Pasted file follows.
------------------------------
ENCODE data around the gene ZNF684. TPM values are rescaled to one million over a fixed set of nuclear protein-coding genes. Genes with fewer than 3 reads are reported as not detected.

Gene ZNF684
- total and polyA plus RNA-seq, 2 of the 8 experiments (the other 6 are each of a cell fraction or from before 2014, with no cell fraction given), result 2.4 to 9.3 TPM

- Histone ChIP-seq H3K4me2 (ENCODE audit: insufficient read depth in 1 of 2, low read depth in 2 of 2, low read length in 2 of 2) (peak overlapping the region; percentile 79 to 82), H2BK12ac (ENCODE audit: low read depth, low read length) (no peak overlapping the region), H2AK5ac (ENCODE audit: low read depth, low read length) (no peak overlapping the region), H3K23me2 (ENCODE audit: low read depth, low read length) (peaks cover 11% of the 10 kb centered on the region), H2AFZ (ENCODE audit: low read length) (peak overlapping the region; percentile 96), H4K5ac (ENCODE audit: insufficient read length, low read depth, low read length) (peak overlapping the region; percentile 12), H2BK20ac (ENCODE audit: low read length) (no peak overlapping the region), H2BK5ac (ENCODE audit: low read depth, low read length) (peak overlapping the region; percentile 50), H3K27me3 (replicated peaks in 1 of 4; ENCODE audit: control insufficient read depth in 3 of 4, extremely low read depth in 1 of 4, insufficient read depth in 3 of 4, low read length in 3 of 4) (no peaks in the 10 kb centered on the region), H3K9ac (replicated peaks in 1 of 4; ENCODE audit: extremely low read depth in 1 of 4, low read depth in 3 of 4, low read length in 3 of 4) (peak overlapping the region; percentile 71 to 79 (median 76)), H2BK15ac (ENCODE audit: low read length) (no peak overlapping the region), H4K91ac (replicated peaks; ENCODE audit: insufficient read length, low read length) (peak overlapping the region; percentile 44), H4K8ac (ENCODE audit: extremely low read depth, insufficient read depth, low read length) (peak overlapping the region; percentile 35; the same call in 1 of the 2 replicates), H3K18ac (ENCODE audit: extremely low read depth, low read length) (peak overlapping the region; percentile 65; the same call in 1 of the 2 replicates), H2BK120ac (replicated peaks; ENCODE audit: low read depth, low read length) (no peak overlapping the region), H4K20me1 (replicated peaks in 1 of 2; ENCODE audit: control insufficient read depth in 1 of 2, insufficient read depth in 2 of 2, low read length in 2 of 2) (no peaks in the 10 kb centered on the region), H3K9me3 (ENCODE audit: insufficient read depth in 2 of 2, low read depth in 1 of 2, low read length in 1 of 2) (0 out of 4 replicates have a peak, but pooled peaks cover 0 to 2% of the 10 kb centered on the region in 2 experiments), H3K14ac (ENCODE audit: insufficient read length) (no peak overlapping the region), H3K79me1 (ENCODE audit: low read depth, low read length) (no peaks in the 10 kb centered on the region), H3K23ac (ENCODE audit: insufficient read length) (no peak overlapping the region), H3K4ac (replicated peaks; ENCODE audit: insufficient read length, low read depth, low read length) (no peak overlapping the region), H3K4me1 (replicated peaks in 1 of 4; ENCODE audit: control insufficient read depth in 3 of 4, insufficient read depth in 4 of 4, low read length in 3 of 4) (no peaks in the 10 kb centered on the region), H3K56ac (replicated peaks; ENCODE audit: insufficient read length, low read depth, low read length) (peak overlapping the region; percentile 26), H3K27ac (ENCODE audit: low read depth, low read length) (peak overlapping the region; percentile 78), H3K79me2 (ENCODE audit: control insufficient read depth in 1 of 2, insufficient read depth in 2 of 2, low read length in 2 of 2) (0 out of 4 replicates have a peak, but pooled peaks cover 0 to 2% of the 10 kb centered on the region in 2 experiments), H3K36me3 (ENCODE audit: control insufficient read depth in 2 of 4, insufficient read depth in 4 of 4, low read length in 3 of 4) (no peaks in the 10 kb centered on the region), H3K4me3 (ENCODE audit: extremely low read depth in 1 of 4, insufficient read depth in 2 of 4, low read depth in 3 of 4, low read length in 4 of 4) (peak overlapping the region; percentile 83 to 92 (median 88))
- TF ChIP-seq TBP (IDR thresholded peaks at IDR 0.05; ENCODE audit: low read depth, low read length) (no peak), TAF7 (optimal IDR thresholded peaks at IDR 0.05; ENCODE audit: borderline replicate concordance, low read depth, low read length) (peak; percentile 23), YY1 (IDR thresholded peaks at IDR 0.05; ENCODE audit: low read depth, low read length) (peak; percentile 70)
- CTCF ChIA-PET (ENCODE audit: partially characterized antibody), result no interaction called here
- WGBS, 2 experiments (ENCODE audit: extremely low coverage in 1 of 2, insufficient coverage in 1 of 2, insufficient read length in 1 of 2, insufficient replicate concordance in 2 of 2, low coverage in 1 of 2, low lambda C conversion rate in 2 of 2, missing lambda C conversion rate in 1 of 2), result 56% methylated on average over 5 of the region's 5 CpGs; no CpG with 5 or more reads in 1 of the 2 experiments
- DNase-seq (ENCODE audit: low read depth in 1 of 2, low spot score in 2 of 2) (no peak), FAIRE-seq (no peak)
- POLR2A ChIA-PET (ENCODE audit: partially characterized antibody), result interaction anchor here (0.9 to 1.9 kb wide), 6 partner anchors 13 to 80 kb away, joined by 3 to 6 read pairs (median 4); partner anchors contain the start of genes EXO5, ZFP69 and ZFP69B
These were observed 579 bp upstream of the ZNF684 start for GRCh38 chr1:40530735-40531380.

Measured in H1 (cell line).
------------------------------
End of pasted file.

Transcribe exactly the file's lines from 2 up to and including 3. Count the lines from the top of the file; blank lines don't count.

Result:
Gene ZNF684
- total and polyA plus RNA-seq, 2 of the 8 experiments (the other 6 are each of a cell fraction or from before 2014, with no cell fraction given), result 2.4 to 9.3 TPM